DePuy Synthes 4.5mm VA-LCP Curved Condylar Plates are used to repair thighbone fractures above the knee. The devices are prone to breaking, forcing patients to undergo surgery and leading some to file lawsuits.
If your Depuy Curved Condylar Plate fractured or broke, and required revision surgery, you may be entitled to compensation. Injuries of a failed plate include:
Number of LawsuitsPotential lawsuits being accepted ahead of filing
Plaintiff InjuriesPlate breakage, bone fractures, revision surgery
DefendantsDePuy Synthes (a Johnson & Johnson company)
Bellwether Trial Date No date set
MDL LocationNo MDL established yet
Class-Action StatusNo class actions filed yet
Early stagesEarly stages
Top SettlementNo settlements or verdicts yet
Lawsuits over DePuy Synthes 4.5mm VA-LCP Curved Condylar Plate claim the manufacturers knew or should have known their product was defective but failed to warn patients of the dangers.
The femur (thighbone) implant devices use a stainless steel and titanium alloy plate and locking screws to hold together pieces of broken bone. But the plates themselves have broken in several cases, requiring surgery to remove the device and repair the thighbone.
Lawsuits over injuries from DePuy Synthes 4.5mm VA-LCP Curved Condylar Plates are still in the very early stages. People who believe the thigh implant injured them have been consulting with attorneys to determine if they have a case against DePuy Synthes.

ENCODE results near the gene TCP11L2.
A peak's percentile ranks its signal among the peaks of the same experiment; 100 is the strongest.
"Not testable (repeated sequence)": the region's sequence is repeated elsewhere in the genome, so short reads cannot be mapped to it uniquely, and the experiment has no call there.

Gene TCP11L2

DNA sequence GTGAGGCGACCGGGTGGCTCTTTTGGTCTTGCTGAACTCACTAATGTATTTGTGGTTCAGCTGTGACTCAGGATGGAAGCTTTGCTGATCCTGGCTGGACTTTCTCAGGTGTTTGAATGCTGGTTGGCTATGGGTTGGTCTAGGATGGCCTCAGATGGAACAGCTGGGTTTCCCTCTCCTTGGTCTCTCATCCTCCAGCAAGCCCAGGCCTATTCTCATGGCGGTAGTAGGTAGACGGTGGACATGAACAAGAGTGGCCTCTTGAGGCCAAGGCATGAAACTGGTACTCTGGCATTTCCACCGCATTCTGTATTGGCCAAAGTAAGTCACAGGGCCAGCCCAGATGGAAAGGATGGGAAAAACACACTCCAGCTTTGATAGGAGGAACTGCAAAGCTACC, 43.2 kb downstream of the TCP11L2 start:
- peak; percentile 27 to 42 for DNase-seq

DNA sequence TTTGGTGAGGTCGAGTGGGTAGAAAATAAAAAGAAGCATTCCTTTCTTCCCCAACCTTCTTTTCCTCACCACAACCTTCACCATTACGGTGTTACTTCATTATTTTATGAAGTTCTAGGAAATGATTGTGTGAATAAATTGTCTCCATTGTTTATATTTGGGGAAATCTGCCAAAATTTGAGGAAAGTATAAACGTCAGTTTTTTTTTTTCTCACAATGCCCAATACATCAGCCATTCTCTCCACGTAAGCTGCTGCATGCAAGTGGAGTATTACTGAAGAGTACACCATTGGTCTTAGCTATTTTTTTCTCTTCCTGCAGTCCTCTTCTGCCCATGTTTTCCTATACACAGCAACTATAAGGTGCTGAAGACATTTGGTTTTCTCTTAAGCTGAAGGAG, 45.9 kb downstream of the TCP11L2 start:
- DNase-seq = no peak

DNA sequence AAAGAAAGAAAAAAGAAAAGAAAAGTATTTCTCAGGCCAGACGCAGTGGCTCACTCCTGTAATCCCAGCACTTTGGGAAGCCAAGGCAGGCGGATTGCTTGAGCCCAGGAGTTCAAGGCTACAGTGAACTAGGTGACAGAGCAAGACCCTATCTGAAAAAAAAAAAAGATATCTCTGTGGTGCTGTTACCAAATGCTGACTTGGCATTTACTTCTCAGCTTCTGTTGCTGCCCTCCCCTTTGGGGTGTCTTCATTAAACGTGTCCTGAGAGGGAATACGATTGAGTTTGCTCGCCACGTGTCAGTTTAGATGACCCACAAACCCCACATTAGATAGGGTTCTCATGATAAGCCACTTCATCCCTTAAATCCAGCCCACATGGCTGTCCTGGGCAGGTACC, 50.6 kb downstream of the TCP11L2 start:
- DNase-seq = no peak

A study of the DePuy Synthes thigh implants cited a consistent pattern of failure among plate that broke. The study, presented to the Orthopaedic Research Society’s 2017 conference, was sponsored in part by DePuy Synthes.
Complications of VA-LCP Curved Condylar Plate Failure
Revision surgery is the only way to treat complications from most broken DePuy Synthes 4.5mm VA-LCP Curved Condylar Plates. People who required additional surgery may be eligible to seek compensation for pain and suffering because of the injury as well as lost pay or wages as a result of the time they were unable to work.
People who file Curved Condylar Plate lawsuits claim DePuy Synthes manufactured and sold a defective product that caused their injuries.
Their lawsuits claim the company either knew or should have known their product was defective but failed to warn patients of the risks.
Lawsuits may also claim the thigh implants contained a design defect that DePuy Synthes failed to identify and correct before the device went to market.
A study of the DePuy Synthes thigh implants cited a consistent pattern of failure among plates that broke. The study, presented to the Orthopaedic Research Society’s 2017 conference, was sponsored in part by DePuy Synthes.
Revision surgery to remove the device and repair the thighbone is the only way to treat complications from most broken DePuy Synthes 4.5mm VA-LCP Curved Condylar Plates.
Because lawsuits over DePuy Synthes 4.5mm VA-LCP Curved Condylar Plates are still in the early stages, there have been no trials. There have been no large settlements or verdicts to date.
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As more people file lawsuits over the devices, there may be mounting pressure for the manufacturers to settle cases.